Cassatella di sant’Agata (minnuzzi ‘i sant’Àjita or minnuzzi ‘i Vìrgini in Sicilian) is a traditional Catanese dessert, which is made during the feast of St. Agatha.
According to Emanuele Ciaceri’s argument, the feast of St. Agatha originates in many of its parts from the Isidean cults. One of the elements of greatest interest to the scholar is precisely the sweet called minnuzza di Vìrgini, which would re-propose the breast of the goddess Isis in her capacity as mother goddess.
Another parallel is found in the cults of the Eleusinian mysteries, where on the occasion of demetriac rites it was customary to consume sweet buns whose appearance re-proposed the breasts of the goddess Demeter, protector of the harvest and in turn also considered a mother goddess.
Both cults, the Isidean and the Demetriac cults, are documented in Catania from both written sources and archaeological findings; these cults influenced, where rather they were not fully absorbed, the Agatine religious festivities, thus the sweet loaf representing the fertility of mother earth takes on the symbolic value of the act of martyrdom suffered by the Catanese saint whose breast was amputated.
For the Filling and Decoration:
- 1 1/4 cups fresh ricotta (preferably sheep milk)
- 1 1/4 cups confectioners’ sugar, divided
- 1 1/2 ounces finely chopped dark chocolate (or chocolate chips)
- 1 ounce finely chopped candied citron or orange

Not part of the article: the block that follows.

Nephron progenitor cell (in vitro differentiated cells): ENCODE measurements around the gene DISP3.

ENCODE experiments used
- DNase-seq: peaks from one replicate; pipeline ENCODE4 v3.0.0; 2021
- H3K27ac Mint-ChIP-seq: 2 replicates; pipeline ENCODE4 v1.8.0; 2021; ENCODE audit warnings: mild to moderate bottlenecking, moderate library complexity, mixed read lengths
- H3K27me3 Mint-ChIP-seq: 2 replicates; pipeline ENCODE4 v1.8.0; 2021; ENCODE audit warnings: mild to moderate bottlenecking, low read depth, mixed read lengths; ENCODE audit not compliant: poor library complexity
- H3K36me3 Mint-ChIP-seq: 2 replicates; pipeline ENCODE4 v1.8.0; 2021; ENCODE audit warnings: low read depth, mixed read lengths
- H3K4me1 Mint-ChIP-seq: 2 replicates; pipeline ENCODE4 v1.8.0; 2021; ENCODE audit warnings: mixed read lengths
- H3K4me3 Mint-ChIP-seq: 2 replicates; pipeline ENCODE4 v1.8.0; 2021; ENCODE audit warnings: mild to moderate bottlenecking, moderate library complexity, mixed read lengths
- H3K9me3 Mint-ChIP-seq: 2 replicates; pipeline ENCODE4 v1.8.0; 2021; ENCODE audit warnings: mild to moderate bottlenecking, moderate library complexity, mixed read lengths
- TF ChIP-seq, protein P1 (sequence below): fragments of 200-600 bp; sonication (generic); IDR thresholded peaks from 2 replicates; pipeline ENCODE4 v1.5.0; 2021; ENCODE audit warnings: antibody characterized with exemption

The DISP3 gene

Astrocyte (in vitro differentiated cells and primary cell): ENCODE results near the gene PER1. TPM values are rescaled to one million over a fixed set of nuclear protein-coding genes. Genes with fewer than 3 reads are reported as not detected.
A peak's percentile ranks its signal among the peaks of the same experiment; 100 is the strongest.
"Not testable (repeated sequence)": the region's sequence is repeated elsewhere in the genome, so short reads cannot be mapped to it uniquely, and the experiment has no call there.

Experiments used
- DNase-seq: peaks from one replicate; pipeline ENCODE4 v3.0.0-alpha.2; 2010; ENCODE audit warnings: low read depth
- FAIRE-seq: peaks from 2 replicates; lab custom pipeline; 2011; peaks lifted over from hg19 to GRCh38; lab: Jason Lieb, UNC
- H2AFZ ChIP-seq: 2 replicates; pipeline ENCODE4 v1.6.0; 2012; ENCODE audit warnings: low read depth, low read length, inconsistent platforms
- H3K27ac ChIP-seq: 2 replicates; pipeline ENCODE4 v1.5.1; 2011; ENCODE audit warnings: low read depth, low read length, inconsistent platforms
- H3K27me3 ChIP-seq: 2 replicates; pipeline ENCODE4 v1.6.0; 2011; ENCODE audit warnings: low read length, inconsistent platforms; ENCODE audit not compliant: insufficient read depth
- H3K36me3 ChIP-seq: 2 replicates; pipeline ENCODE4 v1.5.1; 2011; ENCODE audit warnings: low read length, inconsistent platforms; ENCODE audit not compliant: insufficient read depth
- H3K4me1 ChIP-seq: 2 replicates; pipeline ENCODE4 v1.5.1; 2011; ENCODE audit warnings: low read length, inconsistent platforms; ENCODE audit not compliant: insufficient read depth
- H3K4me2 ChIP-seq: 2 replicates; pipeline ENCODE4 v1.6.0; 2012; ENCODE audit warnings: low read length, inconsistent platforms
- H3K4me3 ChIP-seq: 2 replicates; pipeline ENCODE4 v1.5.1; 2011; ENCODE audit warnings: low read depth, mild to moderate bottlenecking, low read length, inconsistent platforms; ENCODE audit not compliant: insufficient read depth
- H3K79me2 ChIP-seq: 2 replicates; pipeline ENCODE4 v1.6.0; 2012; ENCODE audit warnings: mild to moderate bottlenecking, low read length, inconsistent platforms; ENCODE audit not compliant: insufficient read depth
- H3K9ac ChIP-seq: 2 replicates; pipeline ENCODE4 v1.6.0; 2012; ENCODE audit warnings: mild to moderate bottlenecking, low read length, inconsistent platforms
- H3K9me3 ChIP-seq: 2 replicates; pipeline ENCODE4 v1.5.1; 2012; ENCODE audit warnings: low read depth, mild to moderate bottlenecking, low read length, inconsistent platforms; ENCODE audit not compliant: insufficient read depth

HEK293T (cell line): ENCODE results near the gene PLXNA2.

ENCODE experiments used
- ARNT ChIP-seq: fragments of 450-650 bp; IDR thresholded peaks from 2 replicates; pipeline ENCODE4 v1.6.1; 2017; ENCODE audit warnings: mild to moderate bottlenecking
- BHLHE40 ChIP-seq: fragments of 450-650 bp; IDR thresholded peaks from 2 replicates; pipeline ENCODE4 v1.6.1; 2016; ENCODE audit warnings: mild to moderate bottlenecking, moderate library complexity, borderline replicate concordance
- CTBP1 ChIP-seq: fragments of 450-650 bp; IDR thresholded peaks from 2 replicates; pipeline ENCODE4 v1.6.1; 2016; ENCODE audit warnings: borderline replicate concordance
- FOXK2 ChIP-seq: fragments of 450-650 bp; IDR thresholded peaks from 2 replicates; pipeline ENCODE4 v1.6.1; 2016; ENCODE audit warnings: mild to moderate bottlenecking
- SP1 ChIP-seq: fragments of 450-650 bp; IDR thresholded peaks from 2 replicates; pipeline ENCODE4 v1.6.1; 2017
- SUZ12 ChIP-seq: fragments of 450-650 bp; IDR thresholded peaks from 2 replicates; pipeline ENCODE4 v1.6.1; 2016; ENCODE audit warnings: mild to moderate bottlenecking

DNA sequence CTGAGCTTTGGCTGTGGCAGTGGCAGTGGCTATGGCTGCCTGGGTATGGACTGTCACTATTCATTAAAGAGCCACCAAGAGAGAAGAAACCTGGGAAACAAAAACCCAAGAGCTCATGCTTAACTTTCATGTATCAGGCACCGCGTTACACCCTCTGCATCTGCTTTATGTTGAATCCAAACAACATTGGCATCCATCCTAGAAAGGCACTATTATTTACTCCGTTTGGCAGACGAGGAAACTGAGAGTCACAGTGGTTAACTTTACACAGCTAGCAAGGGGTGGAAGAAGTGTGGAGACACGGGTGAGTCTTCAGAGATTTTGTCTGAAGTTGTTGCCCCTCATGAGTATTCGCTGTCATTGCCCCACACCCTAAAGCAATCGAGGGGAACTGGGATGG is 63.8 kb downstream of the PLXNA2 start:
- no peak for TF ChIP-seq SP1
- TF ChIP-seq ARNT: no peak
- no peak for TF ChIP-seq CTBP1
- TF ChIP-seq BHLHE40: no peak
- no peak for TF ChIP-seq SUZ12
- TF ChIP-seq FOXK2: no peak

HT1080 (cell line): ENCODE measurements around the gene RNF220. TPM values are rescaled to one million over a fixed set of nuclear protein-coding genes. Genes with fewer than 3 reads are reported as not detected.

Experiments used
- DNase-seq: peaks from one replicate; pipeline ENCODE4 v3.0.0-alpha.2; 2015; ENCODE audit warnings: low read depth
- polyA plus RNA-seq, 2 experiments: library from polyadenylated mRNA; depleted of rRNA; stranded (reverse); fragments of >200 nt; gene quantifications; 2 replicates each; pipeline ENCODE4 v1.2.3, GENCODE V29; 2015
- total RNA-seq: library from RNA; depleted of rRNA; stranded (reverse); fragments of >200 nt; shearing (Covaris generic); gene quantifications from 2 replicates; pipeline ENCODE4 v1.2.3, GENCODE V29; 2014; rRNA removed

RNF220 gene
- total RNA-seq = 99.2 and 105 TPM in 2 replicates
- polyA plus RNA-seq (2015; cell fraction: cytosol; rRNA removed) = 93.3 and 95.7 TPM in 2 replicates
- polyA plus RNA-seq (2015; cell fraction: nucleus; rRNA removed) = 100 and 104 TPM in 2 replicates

- 1 egg white (leftover from making the dough)
- 1 tablespoon lemon juice
- 6 candied cherries
For the Pastry Dough:
- 2 cups flour
- 1/2 cup sugar
- 1/2 cup plus 1 tablespoon cold, chopped butter
- 1 whole egg (60-gram egg or U.S. large size eggs)
- 1 egg yolk (save the white for the glaze)
Combine the ricotta with 1/4 cup of confectioners’ sugar and whisk until smooth.
Add the chopped chocolate and candied fruit. Cover and let it rest in the fridge for about 1 hour.
Prepare the pastry dough by combining the flour and sugar.
Add the butter and process in a food processor or rub together with fingers until the mixture is crumbly and the butter is distributed evenly through the mixture.
Add the egg and yolk (saving the white for the glaze) and continue mixing until you have a smooth, solid, and not sticky or crumbly dough.
Let it rest for 30 minutes in the fridge.
Preheat the oven to 375°F (180°C).
Roll out the dough on a well-floured surface until thin (about 1/10 inch or 2 to 3 millimeters at most).
Fill a 6 half-sphere Silicone mold tray with a piece of pastry and trim evenly so it fills the sphere perfectly.
Fill with the ricotta mixture right to the top, smooth over, then cover with a circle cut out of pastry.
Push down along the edges to seal the pastry (if you want to, you can brush some of the spare egg white or even a bit of water around the bottom of the circle of pastry before pressing down to help seal).
Continue with the rest of the mixture and dough.
Bake for 20 to 25 minutes or until the pastry is cooked evenly and is golden.
Let the pastries cool in their mold. When cool enough to handle, carefully remove them from the mold and place on a cake rack to let them finish cooling.
In the meantime, whip the leftover egg white to fluffy, soft peaks.
When the pastries are completely cool, make the glaze by combining the rest of the confectioners’ sugar with the lemon juice and enough of the egg white (about 2 tablespoons—but do it bit by bit) to create a very smooth, opaque icing that runs off the spoon like pancake batter.
Place the pastries on a cake rack set over a tray or a chopping board.
Ice the pastries by pouring a spoonful of icing at a time over the top (let it run down on its own; if some areas aren’t covered, help it along by spooning another bit of icing from the top).
Allow the icing to set, then top with a candied cherry.
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